Twitter, the kindness of strangers, and passion for food led me to one of the my most memorable travel experiences ever.
With no time to plan, I sent an abrupt “Does anyone know anyone in Bangalore” tweet to my followers. Karthik responded and emailed me the names of a couple of contacts who happen to be foodies. I sent an email, and we found an evening that worked for dinner.
I know very little about Indian food.
In fact I have been hesitant to try it because menus seem overwhelming. I have no idea what any of the dishes actually contain or how they are prepared. And let’s be honest. I’m a total wuss when it comes to spicy food.
But on this trip to Bengaluru, I decided I will try anything and everything.
I have to know why people love Indian cuisine so much.
Eat Street (aka VV Puram)
Simi runs The Oota Walks food tours in Bengaluru. A tour date did not align with my trip, and Simi was leaving for her own foodie trip exploring Vietnam. But she generously offered to meet up with me for dinner the night before she left town.
Little did I know, I was about to have the ultimate condensed food tour.
VV Puram is known as “Eat Street.” Simi’s friend and The Oota Walks business partner Shibaji came along to show me and Erwin, a new friend from my training class, an amazing food experience.
While Erwin and I stuffed our faces, Simi explained the ingredients and cultural significance of a dish, and Shibaji was off getting our next plate ready. We ate so many things, I’m not even including them all in this post!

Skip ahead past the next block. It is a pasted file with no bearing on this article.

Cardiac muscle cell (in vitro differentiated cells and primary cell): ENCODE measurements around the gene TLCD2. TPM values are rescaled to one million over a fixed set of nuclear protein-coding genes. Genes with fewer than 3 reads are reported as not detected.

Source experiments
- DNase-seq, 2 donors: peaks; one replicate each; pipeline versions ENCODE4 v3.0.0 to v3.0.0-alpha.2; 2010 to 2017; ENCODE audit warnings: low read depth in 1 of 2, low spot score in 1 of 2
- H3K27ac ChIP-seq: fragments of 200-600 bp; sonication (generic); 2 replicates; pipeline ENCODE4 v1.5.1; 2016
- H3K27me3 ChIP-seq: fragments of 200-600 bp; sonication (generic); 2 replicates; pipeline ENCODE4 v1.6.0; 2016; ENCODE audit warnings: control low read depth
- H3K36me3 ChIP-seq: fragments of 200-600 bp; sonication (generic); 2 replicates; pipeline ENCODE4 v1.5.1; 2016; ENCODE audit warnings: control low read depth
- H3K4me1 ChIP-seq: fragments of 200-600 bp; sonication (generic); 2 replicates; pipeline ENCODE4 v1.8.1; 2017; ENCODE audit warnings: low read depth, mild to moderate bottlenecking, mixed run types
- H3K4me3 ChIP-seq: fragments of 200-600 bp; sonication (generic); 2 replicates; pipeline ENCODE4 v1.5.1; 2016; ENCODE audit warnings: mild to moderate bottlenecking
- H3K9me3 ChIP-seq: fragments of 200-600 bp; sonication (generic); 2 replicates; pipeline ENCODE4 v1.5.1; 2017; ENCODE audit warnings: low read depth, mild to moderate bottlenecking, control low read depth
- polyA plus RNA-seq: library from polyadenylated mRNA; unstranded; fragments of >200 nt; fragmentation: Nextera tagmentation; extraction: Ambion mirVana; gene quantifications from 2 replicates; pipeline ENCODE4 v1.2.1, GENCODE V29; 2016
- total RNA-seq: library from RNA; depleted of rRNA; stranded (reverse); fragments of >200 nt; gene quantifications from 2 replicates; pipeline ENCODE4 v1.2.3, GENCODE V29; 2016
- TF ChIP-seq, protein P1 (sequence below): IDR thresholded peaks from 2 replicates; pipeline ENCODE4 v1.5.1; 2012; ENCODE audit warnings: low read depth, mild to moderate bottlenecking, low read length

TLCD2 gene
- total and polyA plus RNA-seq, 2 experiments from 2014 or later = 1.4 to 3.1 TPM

I would eat this for dessert after every meal if I could.
The taste of fresh coconut and the slight sweetness is perfection.
Unlike the varieties of jack fruit found in other parts of Asia, this does NOT have the horrible smell. In fact this may be tied for tastiness with my favorite fruit which goes by the name of chirimoya in South America and sweet sap in Jamaica. This jack fruit is a little sweet and a little sour.
Watching many of the dishes be prepared was just as fun as eating them. Pav Bhaji is a mixture of mashed vegetables with curry garnished with lemon and onion. You scoop out the tasty vegetarian fare with pieces of the buttered roll.
Isn’t this dish beautiful? So many colors and textures, and then of course, all of the flavors. Chaat is a term to describe a savory snack typically eaten in the evening at a street vendor. There are many varieties, and we had papad churi and aloo tikki.
This dish is eaten by many South Indian families for breakfast most days of the week because the fermented rice patty can be prepared in advance and then steamed when ready to eat. Idli is often paired with coconut chutney or lentil soup.
Before this trip, I was one of the few people in the world who doesn’t know what a dosa is. Well, that has now been rectified.
I’m not sure how the Eat Street version compares to the famous dosa houses in Bangalore, but this one was so amazing that I decided to let it be my only dosa experience in India.
Hot bele obattu
What you see glistening off the cook’s hands is ghee, a type of clarified butter used in India. It was fun to watch these thin crepes get slathered in butter, flipped on the grill, and freshly served. Careful, it’s hot!
Take a food tour in Bangalore!
If you are like me in your desire to explore a new place or a new culture through food, a food tour with locals is a MUST in Bengaluru. While I did not take an official tour, my time with Simi and Shibaji was enough to see their pure passion for food and sharing their knowledge and culture with others. Tours are typically only available on the weekends, so be sure to contact Simi and Shibaji in advance at The Oota Walks.
You can visit Eat Street on your own as the area felt safe, and you can take an Uber or taxi to get there. However, the experience is augmented being with locals who know which vendors serve the best version of each dish. It starts pretty late in the evening (after 8pm).
And don’t be surprised when a cow walks down the street. Just move out of its way.